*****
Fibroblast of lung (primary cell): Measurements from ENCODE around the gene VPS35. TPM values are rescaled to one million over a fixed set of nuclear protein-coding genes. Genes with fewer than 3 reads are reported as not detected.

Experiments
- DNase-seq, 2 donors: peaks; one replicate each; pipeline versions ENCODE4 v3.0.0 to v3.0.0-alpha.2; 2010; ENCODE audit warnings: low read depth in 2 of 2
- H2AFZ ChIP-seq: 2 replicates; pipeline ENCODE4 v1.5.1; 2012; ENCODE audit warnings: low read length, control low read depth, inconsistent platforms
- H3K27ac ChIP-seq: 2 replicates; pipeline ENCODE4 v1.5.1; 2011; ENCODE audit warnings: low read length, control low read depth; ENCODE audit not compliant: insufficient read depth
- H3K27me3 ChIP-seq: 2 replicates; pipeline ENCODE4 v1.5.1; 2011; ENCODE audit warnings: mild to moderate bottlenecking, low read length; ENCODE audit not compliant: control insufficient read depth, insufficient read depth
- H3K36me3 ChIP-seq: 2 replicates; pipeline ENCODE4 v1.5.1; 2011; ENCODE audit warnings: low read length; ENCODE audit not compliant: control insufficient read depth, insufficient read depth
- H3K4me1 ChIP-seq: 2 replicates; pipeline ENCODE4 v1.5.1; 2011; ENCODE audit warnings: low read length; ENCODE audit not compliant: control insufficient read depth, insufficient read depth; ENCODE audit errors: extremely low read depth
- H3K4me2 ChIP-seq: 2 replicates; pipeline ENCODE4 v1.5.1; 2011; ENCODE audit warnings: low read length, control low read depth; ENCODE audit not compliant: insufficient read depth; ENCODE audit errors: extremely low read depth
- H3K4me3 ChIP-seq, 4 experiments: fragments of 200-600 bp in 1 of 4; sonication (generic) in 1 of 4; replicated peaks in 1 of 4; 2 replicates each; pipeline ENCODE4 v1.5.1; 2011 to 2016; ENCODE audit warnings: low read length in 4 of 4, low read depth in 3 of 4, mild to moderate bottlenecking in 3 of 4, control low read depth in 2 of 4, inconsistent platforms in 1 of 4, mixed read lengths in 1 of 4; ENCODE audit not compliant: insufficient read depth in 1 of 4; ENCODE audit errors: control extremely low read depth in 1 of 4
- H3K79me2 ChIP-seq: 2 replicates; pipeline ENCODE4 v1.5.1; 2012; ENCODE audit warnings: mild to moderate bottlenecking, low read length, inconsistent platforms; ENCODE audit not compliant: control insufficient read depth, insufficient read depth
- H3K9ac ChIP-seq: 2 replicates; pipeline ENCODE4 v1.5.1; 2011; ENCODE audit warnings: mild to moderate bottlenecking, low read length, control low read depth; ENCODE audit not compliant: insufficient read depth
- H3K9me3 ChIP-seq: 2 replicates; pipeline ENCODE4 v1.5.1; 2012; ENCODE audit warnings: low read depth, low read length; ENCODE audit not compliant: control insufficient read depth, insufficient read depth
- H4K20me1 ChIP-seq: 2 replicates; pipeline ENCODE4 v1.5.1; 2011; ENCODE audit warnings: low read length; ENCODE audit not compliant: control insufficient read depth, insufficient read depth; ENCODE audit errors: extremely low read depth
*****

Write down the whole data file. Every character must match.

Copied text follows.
Fibroblast of lung (primary cell): Measurements from ENCODE around the gene VPS35. TPM values are rescaled to one million over a fixed set of nuclear protein-coding genes. Genes with fewer than 3 reads are reported as not detected.

Experiments
- DNase-seq, 2 donors: peaks; one replicate each; pipeline versions ENCODE4 v3.0.0 to v3.0.0-alpha.2; 2010; ENCODE audit warnings: low read depth in 2 of 2
- H2AFZ ChIP-seq: 2 replicates; pipeline ENCODE4 v1.5.1; 2012; ENCODE audit warnings: low read length, control low read depth, inconsistent platforms
- H3K27ac ChIP-seq: 2 replicates; pipeline ENCODE4 v1.5.1; 2011; ENCODE audit warnings: low read length, control low read depth; ENCODE audit not compliant: insufficient read depth
- H3K27me3 ChIP-seq: 2 replicates; pipeline ENCODE4 v1.5.1; 2011; ENCODE audit warnings: mild to moderate bottlenecking, low read length; ENCODE audit not compliant: control insufficient read depth, insufficient read depth
- H3K36me3 ChIP-seq: 2 replicates; pipeline ENCODE4 v1.5.1; 2011; ENCODE audit warnings: low read length; ENCODE audit not compliant: control insufficient read depth, insufficient read depth
- H3K4me1 ChIP-seq: 2 replicates; pipeline ENCODE4 v1.5.1; 2011; ENCODE audit warnings: low read length; ENCODE audit not compliant: control insufficient read depth, insufficient read depth; ENCODE audit errors: extremely low read depth
- H3K4me2 ChIP-seq: 2 replicates; pipeline ENCODE4 v1.5.1; 2011; ENCODE audit warnings: low read length, control low read depth; ENCODE audit not compliant: insufficient read depth; ENCODE audit errors: extremely low read depth
- H3K4me3 ChIP-seq, 4 experiments: fragments of 200-600 bp in 1 of 4; sonication (generic) in 1 of 4; replicated peaks in 1 of 4; 2 replicates each; pipeline ENCODE4 v1.5.1; 2011 to 2016; ENCODE audit warnings: low read length in 4 of 4, low read depth in 3 of 4, mild to moderate bottlenecking in 3 of 4, control low read depth in 2 of 4, inconsistent platforms in 1 of 4, mixed read lengths in 1 of 4; ENCODE audit not compliant: insufficient read depth in 1 of 4; ENCODE audit errors: control extremely low read depth in 1 of 4
- H3K79me2 ChIP-seq: 2 replicates; pipeline ENCODE4 v1.5.1; 2012; ENCODE audit warnings: mild to moderate bottlenecking, low read length, inconsistent platforms; ENCODE audit not compliant: control insufficient read depth, insufficient read depth
- H3K9ac ChIP-seq: 2 replicates; pipeline ENCODE4 v1.5.1; 2011; ENCODE audit warnings: mild to moderate bottlenecking, low read length, control low read depth; ENCODE audit not compliant: insufficient read depth
- H3K9me3 ChIP-seq: 2 replicates; pipeline ENCODE4 v1.5.1; 2012; ENCODE audit warnings: low read depth, low read length; ENCODE audit not compliant: control insufficient read depth, insufficient read depth
- H4K20me1 ChIP-seq: 2 replicates; pipeline ENCODE4 v1.5.1; 2011; ENCODE audit warnings: low read length; ENCODE audit not compliant: control insufficient read depth, insufficient read depth; ENCODE audit errors: extremely low read depth